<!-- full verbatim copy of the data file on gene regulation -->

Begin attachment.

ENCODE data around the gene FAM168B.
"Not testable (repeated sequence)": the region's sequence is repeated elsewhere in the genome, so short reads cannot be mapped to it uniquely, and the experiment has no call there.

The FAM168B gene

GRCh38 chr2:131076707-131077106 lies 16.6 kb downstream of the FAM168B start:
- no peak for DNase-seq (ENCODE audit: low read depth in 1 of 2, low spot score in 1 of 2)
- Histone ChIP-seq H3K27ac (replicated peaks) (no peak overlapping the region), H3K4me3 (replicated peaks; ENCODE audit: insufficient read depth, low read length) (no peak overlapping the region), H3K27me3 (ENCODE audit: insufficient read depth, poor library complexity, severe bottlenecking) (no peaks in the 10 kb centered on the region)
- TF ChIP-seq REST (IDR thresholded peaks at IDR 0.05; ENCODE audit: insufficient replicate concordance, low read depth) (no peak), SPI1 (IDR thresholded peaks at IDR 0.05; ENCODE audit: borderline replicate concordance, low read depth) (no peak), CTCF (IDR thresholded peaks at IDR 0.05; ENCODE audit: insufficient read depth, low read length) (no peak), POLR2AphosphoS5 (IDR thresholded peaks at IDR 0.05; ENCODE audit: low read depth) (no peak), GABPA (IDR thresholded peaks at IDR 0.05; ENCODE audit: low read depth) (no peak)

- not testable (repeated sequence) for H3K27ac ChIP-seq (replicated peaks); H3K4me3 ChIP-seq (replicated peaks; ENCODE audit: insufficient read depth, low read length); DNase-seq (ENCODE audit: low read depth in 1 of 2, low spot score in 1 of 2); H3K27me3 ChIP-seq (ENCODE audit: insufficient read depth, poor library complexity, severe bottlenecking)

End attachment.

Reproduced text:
ENCODE data around the gene FAM168B.
"Not testable (repeated sequence)": the region's sequence is repeated elsewhere in the genome, so short reads cannot be mapped to it uniquely, and the experiment has no call there.

The FAM168B gene

GRCh38 chr2:131076707-131077106 lies 16.6 kb downstream of the FAM168B start:
- no peak for DNase-seq (ENCODE audit: low read depth in 1 of 2, low spot score in 1 of 2)
- Histone ChIP-seq H3K27ac (replicated peaks) (no peak overlapping the region), H3K4me3 (replicated peaks; ENCODE audit: insufficient read depth, low read length) (no peak overlapping the region), H3K27me3 (ENCODE audit: insufficient read depth, poor library complexity, severe bottlenecking) (no peaks in the 10 kb centered on the region)
- TF ChIP-seq REST (IDR thresholded peaks at IDR 0.05; ENCODE audit: insufficient replicate concordance, low read depth) (no peak), SPI1 (IDR thresholded peaks at IDR 0.05; ENCODE audit: borderline replicate concordance, low read depth) (no peak), CTCF (IDR thresholded peaks at IDR 0.05; ENCODE audit: insufficient read depth, low read length) (no peak), POLR2AphosphoS5 (IDR thresholded peaks at IDR 0.05; ENCODE audit: low read depth) (no peak), GABPA (IDR thresholded peaks at IDR 0.05; ENCODE audit: low read depth) (no peak)

- not testable (repeated sequence) for H3K27ac ChIP-seq (replicated peaks); H3K4me3 ChIP-seq (replicated peaks; ENCODE audit: insufficient read depth, low read length); DNase-seq (ENCODE audit: low read depth in 1 of 2, low spot score in 1 of 2); H3K27me3 ChIP-seq (ENCODE audit: insufficient read depth, poor library complexity, severe bottlenecking)